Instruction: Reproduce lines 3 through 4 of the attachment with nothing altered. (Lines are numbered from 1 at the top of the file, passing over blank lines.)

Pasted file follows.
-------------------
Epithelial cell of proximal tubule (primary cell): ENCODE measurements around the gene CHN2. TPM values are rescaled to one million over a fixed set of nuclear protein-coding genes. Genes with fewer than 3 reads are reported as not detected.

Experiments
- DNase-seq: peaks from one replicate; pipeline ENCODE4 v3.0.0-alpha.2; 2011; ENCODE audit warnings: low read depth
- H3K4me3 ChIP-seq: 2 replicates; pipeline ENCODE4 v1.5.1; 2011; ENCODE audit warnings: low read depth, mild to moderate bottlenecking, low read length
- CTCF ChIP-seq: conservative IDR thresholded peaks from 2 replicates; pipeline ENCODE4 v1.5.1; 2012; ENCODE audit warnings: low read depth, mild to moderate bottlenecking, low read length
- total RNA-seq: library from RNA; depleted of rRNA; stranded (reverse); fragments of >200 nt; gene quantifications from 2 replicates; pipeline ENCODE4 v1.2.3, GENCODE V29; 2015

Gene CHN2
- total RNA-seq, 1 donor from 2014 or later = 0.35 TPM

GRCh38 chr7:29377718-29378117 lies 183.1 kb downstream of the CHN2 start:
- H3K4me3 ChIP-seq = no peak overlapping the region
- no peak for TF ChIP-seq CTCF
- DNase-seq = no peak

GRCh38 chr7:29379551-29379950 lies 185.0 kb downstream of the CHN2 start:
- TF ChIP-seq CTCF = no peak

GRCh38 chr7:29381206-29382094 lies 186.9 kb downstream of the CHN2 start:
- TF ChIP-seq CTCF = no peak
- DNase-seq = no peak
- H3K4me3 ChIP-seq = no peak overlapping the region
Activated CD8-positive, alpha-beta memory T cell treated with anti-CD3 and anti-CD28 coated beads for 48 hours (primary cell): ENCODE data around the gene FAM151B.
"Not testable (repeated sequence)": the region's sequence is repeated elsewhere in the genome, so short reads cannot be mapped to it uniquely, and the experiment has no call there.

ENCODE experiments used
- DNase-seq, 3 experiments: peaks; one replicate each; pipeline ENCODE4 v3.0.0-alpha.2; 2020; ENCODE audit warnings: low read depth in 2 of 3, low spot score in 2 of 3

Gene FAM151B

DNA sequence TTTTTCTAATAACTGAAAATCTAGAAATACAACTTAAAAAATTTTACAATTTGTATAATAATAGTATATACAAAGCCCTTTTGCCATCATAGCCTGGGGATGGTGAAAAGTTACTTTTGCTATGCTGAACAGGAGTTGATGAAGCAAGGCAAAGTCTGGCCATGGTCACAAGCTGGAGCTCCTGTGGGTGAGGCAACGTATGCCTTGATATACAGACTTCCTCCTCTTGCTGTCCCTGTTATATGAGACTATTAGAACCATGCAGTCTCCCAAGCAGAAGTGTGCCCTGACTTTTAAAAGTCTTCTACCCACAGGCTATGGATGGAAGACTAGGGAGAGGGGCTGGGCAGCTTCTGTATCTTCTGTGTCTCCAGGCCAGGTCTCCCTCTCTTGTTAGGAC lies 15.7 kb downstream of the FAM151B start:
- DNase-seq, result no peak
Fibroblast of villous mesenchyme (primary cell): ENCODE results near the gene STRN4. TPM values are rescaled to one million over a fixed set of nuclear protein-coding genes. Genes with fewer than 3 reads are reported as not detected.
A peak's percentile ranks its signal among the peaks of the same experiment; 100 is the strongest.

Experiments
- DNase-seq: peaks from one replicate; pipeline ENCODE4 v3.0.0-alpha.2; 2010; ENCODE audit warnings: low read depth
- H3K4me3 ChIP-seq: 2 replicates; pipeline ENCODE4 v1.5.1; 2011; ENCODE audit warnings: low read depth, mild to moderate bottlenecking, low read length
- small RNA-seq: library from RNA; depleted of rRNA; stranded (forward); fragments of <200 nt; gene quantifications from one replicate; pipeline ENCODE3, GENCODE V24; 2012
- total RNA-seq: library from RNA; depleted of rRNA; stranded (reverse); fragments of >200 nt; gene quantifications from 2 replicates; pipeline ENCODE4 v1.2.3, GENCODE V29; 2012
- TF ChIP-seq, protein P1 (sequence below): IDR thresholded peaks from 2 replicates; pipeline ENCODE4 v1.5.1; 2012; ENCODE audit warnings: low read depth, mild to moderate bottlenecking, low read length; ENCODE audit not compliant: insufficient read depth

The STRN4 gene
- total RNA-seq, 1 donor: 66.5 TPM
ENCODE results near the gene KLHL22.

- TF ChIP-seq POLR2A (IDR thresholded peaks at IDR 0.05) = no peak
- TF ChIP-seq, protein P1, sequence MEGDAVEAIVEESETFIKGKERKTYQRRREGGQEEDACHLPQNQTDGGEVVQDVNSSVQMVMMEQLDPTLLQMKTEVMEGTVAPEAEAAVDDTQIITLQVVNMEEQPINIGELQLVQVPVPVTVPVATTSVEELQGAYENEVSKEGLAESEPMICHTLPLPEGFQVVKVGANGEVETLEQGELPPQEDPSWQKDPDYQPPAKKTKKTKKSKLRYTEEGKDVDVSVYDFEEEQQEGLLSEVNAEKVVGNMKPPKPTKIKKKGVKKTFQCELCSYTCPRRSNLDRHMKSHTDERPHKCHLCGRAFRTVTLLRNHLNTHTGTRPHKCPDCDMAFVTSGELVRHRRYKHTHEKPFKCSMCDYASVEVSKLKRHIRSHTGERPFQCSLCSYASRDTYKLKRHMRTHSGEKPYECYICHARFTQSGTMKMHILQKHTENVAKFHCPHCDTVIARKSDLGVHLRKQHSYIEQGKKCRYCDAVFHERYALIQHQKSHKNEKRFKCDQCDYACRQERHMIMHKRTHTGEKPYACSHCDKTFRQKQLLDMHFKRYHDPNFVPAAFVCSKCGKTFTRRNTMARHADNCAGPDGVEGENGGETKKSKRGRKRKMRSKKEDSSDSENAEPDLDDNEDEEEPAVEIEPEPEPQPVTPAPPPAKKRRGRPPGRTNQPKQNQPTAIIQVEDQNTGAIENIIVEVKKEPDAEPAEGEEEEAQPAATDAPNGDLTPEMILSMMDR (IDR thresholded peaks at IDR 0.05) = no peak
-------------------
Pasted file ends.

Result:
- DNase-seq: peaks from one replicate; pipeline ENCODE4 v3.0.0-alpha.2; 2011; ENCODE audit warnings: low read depth
- H3K4me3 ChIP-seq: 2 replicates; pipeline ENCODE4 v1.5.1; 2011; ENCODE audit warnings: low read depth, mild to moderate bottlenecking, low read length